[The reverse of the coin that brought me back to ground.]
I felt a wave of felicity hit me when I saw the obverse of the coin, it depicted one of the most common and oh-so repeated scenes from the Ramayan, with Ram, or should I say Lord Rama, in the centre, flanked by his consort Sita on his left and brother Laxman on his right, with Hanuman paying obeisance at Ram's feet, for these coins are rare. I had a couple of Company coins with Hanuman or a crab, depicting the Zodiac sign Cancer, on the obverse, but never one that had that scene from the Ramayan. The words 'Shri Ram Darbar' were inscribed on the face of it in only the Devanagari script and not in English, which I found a little weird, but didn't doubt it. However, my happiness was short lived when I flipped the coin over to the other side. On the reverse, there was the usual 'East India Company' along with 'One Anna' in English, and also Urdu. But what was so strange was the year when it was supposedly minted. It read 1939! That told me it was a fake. I should have probably realised that on seeing 'Shri Ram Darbar' in just the Devanagari script, or 'One Anna' not mentioned in the same script, although such coins are not uncommon, but somehow I kept thinking it was a real find. Well, at least until the year brought me back to ground here. The Company did not exist post the Queen's Proclamation as early as 1858 and ever since all coinage was in the name of the British monarch, who in 1939 was actually George VI, the guy on whom the film The King's Speech is based and father of the incumbent one, Elizabeth II.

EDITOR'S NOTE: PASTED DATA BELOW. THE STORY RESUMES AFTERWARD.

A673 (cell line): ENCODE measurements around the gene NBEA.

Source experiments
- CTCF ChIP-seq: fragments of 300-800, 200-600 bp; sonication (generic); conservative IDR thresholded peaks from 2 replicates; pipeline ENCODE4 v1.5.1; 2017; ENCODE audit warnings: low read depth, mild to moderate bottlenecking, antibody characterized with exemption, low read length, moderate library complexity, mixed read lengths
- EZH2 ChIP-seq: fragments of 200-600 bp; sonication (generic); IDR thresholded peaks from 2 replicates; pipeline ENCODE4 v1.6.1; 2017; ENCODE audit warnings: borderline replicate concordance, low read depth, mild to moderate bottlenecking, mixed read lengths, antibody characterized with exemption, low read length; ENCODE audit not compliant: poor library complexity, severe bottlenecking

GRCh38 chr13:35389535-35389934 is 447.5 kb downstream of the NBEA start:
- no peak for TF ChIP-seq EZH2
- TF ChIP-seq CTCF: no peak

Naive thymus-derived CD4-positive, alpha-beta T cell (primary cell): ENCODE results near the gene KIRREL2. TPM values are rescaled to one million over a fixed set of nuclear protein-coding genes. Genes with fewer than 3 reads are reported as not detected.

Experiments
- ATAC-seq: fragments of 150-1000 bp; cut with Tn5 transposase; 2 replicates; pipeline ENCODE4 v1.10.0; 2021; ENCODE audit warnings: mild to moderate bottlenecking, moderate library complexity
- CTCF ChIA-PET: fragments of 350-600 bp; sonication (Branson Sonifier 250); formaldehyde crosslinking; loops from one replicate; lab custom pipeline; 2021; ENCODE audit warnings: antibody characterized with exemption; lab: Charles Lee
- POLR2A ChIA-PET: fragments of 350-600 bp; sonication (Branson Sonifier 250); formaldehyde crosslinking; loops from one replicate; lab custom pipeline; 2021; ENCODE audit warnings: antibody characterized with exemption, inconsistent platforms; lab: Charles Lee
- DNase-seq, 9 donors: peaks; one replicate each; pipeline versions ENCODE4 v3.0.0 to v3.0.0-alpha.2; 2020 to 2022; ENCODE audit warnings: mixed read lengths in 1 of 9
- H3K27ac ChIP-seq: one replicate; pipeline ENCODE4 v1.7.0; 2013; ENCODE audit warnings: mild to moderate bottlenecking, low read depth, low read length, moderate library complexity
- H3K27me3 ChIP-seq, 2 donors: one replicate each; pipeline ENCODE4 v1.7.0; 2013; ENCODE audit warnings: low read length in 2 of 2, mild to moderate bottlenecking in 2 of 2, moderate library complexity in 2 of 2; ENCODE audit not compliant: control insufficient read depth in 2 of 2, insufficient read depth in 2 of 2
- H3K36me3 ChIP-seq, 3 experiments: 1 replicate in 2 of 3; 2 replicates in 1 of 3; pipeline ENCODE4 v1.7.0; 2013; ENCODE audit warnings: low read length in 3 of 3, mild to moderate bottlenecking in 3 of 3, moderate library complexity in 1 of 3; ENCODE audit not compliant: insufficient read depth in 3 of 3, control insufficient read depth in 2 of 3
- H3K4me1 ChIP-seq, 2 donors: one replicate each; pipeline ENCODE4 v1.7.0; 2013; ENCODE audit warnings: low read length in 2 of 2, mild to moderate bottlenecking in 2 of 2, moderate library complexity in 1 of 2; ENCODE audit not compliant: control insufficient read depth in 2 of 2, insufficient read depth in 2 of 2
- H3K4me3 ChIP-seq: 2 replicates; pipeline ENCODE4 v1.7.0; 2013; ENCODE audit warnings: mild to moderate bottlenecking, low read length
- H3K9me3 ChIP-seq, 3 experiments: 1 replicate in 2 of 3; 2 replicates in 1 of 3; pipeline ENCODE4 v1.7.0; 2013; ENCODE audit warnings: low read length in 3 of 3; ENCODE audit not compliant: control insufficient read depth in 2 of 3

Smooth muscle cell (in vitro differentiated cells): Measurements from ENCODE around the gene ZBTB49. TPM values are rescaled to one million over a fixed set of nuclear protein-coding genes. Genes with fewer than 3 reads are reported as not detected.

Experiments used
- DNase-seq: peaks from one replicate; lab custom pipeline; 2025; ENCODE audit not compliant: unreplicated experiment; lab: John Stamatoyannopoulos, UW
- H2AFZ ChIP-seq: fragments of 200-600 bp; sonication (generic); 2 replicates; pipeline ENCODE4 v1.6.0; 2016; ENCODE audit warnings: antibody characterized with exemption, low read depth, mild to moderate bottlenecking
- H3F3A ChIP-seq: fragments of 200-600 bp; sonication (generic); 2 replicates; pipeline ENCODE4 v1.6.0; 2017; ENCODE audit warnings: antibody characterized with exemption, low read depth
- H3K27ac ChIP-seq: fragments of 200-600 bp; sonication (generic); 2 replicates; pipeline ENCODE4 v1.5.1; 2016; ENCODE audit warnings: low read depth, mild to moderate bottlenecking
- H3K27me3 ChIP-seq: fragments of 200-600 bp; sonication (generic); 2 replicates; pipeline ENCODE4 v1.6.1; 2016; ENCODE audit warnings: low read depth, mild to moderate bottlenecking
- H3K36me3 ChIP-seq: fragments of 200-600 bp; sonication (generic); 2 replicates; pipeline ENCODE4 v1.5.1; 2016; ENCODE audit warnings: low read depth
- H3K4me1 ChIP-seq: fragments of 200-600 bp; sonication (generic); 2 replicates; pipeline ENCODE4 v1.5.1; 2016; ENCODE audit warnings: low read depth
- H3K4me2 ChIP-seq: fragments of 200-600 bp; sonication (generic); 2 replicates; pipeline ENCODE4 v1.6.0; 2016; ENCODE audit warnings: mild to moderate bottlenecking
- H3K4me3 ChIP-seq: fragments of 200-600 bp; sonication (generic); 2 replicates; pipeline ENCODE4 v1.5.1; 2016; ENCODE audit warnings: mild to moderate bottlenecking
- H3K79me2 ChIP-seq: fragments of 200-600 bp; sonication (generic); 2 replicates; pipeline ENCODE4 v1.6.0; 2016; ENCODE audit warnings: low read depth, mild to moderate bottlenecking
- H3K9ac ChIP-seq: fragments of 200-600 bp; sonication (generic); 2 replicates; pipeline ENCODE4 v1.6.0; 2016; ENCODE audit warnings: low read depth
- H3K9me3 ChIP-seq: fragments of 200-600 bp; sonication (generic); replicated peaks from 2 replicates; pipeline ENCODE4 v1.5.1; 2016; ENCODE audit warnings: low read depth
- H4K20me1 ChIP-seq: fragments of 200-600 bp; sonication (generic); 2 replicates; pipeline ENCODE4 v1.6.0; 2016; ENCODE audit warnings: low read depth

On some internet research, the layman's, and the lame man's  answer to all questions, I found out that there are a lot of these fakes doing the rounds. I could of course dupe someone by selling it to them. However, despite my atheistic beliefs, I do have morals, and decided to keep it with me as a reminder that one must never get overjoyed about anything without having complete knowledge of what it truly is, not that it would make that much of a difference to a rather stoic person like me, who rarely displays emotions in public, save laughter, which I expend like a spendthrift. It shall also be a reminder to ask ten different questions when someone else is buying stuff for you. And for all of you out there trying to collect something of value, all I'd like to say is 'Inspect before you invest.'